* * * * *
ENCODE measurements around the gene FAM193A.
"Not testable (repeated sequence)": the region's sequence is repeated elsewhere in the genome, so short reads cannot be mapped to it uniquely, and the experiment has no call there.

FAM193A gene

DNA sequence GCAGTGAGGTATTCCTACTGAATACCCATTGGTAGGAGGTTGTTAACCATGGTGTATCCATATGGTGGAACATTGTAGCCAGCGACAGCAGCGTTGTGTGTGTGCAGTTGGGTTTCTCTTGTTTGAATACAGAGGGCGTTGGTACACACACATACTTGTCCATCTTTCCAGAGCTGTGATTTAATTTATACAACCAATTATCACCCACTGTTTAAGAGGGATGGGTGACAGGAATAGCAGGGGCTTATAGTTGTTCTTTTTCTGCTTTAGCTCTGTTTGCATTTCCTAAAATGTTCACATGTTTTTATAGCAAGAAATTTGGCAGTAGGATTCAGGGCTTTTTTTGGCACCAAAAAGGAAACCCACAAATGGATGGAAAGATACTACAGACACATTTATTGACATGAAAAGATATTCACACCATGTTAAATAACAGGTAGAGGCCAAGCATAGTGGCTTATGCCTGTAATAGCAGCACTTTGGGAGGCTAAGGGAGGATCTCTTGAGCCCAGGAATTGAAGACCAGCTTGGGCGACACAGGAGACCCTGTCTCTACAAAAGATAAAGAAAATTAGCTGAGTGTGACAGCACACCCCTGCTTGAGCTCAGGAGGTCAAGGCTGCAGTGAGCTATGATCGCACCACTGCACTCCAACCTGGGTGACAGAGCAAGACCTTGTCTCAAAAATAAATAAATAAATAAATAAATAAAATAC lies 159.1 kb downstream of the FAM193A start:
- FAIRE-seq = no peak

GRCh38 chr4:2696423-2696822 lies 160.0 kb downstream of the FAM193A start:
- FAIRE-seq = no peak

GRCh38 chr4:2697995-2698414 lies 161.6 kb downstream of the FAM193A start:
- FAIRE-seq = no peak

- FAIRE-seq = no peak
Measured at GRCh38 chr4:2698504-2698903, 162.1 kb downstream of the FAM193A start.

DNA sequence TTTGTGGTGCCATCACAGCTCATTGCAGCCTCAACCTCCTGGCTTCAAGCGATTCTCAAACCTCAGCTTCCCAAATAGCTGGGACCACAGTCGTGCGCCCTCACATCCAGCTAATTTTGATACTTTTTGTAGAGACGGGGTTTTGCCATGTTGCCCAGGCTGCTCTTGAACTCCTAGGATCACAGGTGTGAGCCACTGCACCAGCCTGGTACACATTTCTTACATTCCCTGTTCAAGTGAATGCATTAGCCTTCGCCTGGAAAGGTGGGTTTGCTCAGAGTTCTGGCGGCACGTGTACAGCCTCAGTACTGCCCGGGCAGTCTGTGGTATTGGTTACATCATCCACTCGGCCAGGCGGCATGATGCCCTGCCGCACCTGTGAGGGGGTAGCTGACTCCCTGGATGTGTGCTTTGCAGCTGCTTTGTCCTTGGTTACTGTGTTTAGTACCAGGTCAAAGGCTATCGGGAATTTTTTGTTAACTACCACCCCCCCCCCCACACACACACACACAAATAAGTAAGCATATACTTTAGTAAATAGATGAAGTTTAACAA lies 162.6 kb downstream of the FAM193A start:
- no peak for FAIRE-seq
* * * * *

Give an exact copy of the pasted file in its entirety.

ENCODE measurements around the gene FAM193A.
"Not testable (repeated sequence)": the region's sequence is repeated elsewhere in the genome, so short reads cannot be mapped to it uniquely, and the experiment has no call there.

FAM193A gene

DNA sequence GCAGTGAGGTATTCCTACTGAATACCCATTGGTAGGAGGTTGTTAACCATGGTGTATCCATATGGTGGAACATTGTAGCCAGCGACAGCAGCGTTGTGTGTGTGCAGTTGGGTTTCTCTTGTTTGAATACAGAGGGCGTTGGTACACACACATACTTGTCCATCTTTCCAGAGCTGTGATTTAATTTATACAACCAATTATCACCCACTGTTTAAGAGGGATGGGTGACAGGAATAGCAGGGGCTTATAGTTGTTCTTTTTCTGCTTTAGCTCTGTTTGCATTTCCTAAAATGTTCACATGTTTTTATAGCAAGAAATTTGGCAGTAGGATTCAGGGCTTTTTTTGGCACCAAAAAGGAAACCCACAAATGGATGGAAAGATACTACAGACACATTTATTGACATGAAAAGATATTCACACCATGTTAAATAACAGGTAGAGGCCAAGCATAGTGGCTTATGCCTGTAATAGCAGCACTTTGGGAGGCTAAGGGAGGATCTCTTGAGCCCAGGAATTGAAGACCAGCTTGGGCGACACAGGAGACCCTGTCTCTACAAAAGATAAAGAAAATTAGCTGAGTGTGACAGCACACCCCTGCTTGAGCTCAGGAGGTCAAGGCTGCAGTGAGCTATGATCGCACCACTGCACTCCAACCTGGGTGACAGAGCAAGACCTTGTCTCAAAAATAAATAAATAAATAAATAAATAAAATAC lies 159.1 kb downstream of the FAM193A start:
- FAIRE-seq = no peak

GRCh38 chr4:2696423-2696822 lies 160.0 kb downstream of the FAM193A start:
- FAIRE-seq = no peak

GRCh38 chr4:2697995-2698414 lies 161.6 kb downstream of the FAM193A start:
- FAIRE-seq = no peak

- FAIRE-seq = no peak
Measured at GRCh38 chr4:2698504-2698903, 162.1 kb downstream of the FAM193A start.

DNA sequence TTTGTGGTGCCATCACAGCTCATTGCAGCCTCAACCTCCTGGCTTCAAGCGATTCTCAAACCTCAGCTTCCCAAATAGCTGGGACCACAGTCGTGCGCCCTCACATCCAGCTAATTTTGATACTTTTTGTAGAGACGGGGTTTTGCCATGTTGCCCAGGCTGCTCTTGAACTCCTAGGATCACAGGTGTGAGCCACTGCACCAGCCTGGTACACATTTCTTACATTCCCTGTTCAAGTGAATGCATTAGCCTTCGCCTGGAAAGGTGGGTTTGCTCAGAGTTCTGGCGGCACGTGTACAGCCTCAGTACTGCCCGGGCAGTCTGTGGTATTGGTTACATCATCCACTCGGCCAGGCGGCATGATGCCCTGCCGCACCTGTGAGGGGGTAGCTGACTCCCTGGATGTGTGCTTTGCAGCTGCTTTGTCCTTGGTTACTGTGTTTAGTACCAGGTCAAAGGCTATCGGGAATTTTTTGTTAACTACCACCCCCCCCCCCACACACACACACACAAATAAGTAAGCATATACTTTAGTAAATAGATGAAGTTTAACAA lies 162.6 kb downstream of the FAM193A start:
- no peak for FAIRE-seq